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Microsoft ready to roll out two-factor authentication
When Microsoft acquired PhoneFactor last fall, the handwriting was on the wall for the future of two-factor authentication for the company's consumer cloud offerings. Now it appears that handwriting is about to become a reality.
Microsoft's two-factor authentication is similar to that used by other service providers like Google and Dropbox, according to screen shots posted by LiveSide, a Microsoft consumer cloud news and information website.
With two-factor authentication enabled, when a user logs into their Microsoft account with any device that hasn't been designated as trusted by that user, in addition to their password they will have to submit a security code that's either sent to their mobile phone by Microsoft or generated by an authenticator app that can be installed on a handset.
LiveSide pointed out that such an authenticator app is already available at the Windows Phone Store.
As with Google's two-factor offering, certain apps won't work with Microsoft's authentication scheme. For those apps, a user has to generate an application password from a Microsoft website.
"Unfortunately we do not yet know the timing of the release of this new feature, but rest assured that it will be coming soon," LiveSide predicted.
While only a rumor at the moment -- Microsoft declined in an email to comment on LiveSide's report -- it's one that makes sense, said Wes Miller, a research analyst with Directions on Microsoft. "There's definitely some truth to it," he said.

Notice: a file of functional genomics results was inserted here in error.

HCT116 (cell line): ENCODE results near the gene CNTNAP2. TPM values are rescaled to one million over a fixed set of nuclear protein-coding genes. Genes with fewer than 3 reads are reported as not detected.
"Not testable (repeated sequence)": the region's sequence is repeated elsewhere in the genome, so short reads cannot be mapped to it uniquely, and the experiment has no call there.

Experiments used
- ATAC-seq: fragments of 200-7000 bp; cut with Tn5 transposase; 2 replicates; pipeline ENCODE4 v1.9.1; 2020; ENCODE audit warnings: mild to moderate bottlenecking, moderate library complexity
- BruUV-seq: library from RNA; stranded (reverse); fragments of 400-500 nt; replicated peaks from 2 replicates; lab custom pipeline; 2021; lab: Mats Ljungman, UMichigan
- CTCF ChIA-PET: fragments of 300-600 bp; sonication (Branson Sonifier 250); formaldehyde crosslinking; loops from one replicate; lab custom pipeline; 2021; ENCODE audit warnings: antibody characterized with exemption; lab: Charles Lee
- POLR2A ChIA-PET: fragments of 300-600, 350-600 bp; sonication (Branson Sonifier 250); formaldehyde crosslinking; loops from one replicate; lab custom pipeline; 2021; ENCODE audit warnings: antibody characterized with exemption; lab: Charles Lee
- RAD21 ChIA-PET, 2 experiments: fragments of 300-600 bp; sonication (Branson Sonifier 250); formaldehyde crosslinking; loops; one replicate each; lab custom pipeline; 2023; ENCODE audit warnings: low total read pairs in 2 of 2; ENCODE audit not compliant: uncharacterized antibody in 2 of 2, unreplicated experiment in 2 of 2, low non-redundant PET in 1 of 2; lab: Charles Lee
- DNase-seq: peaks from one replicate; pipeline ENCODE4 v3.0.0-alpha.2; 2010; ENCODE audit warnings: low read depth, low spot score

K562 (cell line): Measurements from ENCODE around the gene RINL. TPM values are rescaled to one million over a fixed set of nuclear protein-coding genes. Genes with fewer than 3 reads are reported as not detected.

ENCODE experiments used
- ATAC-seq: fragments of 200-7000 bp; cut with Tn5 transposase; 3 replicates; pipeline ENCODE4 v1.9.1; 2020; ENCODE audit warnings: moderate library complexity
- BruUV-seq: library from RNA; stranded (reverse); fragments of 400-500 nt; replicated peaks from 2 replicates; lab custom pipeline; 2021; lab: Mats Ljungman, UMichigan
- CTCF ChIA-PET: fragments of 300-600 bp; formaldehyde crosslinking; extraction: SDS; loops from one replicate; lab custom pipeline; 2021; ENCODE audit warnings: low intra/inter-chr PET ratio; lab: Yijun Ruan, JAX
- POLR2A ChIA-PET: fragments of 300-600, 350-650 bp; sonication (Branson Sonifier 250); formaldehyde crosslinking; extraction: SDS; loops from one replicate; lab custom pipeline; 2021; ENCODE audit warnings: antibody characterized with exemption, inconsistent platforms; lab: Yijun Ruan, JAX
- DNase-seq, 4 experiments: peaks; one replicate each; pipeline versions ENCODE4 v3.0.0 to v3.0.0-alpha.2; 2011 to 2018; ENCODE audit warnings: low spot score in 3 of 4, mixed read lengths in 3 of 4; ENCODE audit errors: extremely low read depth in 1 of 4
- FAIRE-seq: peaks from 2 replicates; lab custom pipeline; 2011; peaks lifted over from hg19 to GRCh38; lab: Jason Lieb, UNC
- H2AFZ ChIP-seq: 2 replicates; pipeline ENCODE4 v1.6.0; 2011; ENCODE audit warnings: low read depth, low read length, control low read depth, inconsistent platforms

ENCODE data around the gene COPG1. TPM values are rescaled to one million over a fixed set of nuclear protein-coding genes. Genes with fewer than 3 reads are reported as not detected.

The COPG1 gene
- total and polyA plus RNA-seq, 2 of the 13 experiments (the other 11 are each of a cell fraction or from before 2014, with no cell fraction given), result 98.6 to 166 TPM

PhoneFactor, the Kansas company acquired by Microsoft in October 2012, had technology that looks like what was described by LiveSide, Miller observed. "They're taking the technology they got from PhoneFactor, embedding it and turning it into a part of their services which, for security-conscious users is a good direction," he said.
If Microsoft incorporates two-factor authentication into its consumer cloud, it would be a positive development for the technology, noted Sean Brady, director of product marketing at RSA, the security division of EMC. "Microsoft should be commended for recognizing that single-factor authentication -- mainly a password -- is no longer a reliable form of security," he said in an interview.
While no "magic bullet" for security, two-factor authentication can help allay security fears of consumers, he added. "It creates a sense of confidence among users," he said. "We're all now starting to lose faith in our passwords."
Greater adoption of two-factor authentication is a step in the right direction, asserted Aleksandr Yampolskiy, CTO of Cinchcast. "This can pose a challenge for hackers because they can't brute force a password," he said.
As valuable as two-factor authentication can be in protecting a user's account, it remains to be seen if the practice will be widely adopted by merchants and consumers. "There's going to be a large number of consumer and e-commerce websites which aren't going to start doing it," Yampolskiy said.
"When you add a second factor of authentication, it creates a wrinkle in the conversion experience of a user," he added.
The fewer wrinkles there are in a consumer's shopping experience, the fewer shopping carts that are abandoned before a purchase can be completed. "A lot of retailers are going to be afraid that they'll scare off customers," Yampolskiy explained.
In addition, if two-factor authentication is adopted on a site-by-site basis, consumers could be deluged with verification codes. "If you think usernames and passwords are a wonderful experience, we're about to start a sequel with two-factor authentication," Alex Doll, CEO of OneID, said in an interview.
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